William Hunter (1718-1783) in his museum in Windmill Street on the day of resurrection, surrounded by skeletons and bodies, some of whom are searching for their missing parts. Engraving, 1782.
- 8 February 1782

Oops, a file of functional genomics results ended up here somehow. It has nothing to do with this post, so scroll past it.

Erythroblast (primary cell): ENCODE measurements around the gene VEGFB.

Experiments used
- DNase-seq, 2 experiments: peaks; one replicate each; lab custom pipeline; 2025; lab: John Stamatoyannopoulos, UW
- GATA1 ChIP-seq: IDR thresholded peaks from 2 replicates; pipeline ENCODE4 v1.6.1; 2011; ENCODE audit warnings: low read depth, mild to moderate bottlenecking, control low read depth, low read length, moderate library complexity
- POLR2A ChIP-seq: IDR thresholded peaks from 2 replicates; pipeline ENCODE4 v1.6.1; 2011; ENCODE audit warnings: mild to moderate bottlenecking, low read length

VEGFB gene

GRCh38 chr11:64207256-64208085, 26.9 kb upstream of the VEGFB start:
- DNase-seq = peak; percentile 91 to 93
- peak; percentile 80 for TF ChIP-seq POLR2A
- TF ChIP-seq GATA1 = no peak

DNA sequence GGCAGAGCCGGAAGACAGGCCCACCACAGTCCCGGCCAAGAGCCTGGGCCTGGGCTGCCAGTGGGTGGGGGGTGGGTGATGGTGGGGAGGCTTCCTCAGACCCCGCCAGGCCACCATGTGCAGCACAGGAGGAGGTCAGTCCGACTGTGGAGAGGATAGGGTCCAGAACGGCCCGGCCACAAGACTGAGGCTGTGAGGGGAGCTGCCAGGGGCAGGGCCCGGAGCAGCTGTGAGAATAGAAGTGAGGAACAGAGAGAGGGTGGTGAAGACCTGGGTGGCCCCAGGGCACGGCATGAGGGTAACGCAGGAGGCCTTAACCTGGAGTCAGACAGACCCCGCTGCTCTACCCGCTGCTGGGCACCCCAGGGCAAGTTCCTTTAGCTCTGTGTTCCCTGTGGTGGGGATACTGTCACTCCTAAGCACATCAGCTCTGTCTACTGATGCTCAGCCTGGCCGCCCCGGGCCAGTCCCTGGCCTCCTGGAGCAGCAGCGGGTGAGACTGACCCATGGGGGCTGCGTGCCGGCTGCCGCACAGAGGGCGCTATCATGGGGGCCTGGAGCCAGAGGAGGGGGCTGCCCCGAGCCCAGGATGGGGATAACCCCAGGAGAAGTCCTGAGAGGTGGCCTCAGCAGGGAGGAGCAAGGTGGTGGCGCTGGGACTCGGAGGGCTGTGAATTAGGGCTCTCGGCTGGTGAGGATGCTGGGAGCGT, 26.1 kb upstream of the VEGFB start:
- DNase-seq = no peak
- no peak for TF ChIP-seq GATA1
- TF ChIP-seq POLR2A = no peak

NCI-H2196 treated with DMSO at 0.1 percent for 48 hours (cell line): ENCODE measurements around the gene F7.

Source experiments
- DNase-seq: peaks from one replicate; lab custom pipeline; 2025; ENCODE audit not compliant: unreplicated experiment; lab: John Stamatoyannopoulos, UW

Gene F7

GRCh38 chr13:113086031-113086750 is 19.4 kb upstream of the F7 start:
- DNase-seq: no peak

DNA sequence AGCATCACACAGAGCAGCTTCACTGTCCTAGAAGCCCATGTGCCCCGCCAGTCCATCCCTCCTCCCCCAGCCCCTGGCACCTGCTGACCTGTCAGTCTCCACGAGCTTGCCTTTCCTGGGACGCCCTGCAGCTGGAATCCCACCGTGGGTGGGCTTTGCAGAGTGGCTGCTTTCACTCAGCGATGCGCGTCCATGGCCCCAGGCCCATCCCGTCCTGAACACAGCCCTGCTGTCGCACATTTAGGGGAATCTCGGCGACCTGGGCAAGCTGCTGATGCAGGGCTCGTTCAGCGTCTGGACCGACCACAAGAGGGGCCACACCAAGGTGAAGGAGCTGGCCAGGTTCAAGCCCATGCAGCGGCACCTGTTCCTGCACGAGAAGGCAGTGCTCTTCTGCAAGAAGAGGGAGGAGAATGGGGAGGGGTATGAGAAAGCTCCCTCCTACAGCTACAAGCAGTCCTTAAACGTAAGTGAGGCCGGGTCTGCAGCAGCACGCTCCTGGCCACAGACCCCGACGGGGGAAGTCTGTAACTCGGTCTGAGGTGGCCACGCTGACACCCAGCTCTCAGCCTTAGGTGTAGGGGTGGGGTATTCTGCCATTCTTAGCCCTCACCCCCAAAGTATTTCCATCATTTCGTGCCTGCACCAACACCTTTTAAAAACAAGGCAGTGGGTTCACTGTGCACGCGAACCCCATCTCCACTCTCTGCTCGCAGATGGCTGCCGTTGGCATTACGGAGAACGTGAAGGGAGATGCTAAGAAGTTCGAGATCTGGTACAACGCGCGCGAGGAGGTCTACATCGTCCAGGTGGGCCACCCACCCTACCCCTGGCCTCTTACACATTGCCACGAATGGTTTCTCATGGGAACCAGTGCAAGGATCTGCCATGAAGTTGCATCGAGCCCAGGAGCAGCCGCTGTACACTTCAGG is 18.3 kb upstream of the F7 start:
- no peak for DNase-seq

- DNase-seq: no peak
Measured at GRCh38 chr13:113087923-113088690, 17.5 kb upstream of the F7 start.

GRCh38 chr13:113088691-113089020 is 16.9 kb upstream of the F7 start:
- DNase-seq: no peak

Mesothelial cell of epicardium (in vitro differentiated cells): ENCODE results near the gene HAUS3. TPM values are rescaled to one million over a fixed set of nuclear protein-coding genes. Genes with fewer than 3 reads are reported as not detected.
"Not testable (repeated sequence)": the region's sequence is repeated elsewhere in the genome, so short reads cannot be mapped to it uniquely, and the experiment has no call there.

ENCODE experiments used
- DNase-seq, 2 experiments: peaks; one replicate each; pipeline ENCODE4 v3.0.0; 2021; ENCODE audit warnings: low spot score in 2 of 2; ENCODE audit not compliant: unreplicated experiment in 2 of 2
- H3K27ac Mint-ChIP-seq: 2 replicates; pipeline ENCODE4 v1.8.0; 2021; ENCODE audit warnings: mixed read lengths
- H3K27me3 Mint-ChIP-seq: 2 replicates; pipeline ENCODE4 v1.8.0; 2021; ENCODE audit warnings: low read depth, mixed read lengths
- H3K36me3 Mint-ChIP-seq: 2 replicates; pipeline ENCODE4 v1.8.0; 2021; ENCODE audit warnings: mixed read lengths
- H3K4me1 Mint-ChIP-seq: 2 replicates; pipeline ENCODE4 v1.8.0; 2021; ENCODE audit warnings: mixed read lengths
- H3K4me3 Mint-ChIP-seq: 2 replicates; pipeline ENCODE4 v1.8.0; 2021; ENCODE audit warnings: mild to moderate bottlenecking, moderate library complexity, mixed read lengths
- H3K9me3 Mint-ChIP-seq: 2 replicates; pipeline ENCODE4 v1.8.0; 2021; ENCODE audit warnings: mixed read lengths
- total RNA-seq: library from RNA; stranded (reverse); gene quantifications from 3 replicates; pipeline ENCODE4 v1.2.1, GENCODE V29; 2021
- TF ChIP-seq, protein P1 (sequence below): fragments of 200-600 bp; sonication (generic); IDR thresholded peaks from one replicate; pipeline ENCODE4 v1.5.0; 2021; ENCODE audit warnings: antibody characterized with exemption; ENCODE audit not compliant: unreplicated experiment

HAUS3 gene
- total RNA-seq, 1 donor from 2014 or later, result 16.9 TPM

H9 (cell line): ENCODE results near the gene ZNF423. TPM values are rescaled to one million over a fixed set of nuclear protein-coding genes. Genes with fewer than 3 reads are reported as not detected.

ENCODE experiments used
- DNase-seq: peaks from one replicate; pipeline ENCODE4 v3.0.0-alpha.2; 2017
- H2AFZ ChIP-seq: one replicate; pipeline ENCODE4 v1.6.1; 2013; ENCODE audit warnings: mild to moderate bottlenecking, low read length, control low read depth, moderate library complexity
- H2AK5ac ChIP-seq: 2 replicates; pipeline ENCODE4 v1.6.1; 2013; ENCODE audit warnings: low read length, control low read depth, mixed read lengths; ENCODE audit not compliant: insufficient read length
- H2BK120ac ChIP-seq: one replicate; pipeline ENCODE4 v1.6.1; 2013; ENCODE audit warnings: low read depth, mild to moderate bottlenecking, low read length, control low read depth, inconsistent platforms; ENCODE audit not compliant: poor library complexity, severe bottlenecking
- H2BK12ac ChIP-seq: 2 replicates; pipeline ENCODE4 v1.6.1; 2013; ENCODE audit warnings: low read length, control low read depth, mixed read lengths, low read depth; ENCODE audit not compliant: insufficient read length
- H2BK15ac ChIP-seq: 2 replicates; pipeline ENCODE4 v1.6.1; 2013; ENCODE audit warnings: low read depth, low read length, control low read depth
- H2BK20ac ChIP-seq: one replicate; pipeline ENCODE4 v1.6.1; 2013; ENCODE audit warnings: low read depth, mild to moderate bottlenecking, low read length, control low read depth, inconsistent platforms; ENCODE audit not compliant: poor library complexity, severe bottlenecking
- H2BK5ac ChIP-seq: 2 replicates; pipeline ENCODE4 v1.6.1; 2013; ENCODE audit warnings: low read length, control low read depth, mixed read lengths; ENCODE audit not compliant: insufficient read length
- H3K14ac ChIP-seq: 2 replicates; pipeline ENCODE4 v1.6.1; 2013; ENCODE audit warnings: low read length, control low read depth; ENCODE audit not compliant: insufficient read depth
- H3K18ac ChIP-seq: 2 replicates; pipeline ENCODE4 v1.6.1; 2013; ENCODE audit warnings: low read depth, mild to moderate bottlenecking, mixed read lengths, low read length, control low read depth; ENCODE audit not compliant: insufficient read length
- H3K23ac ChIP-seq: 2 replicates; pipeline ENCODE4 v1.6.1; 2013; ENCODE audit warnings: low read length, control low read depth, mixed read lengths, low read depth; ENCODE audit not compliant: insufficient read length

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In 1768, the anatomist, surgeon and obstetrician William Hunter moved to the house he had built in Windmill Street, London. This included a lecture theatre, dissecting room and a museum, which featured his collection of anatomical preparations. These were used in the anatomy school which he had run in London since 1746. This anonymous caricature, published a year before Hunter's death in 1783, shows his museum on the day of resurrection, when all men will rise again, in their whole bodily form, to be judged. This has been the cause of the breakage of the jars of preserved body parts, which Hunter is bemoaning. He stands clothed and wigged at the centre of the print while on either side figures demand the return of their missing parts, one his head and the other her virgin womb. On the left, two one-legged men dispute the ownership of a lower leg while the man on the far left despairs at the prospect of the resurrection of his wife. On Hunter's right, a male and female skeleton cordially greet each other, while the figure on the right is in search of his missing stomach. In the background, a hunchbacked figure is ringing a bell to call the souls back to life, and in the distance, two figures embrace each other. Two winged devils prance along the two-storied colonnade in anticipation of those souls who will be damned. In 1763, Hunter fell into dispute with his brother, John, over the ownership of the preparations which John had made while in William's employ (Brock, ed. 1983, p. 45). Eventually the two brothers fell out altogether and William bequeathed his entire collection and library to Glasgow University, where it remains today. John Hunter's own collection of anatomical preparations survives in his museum in the Royal College of Surgeons, London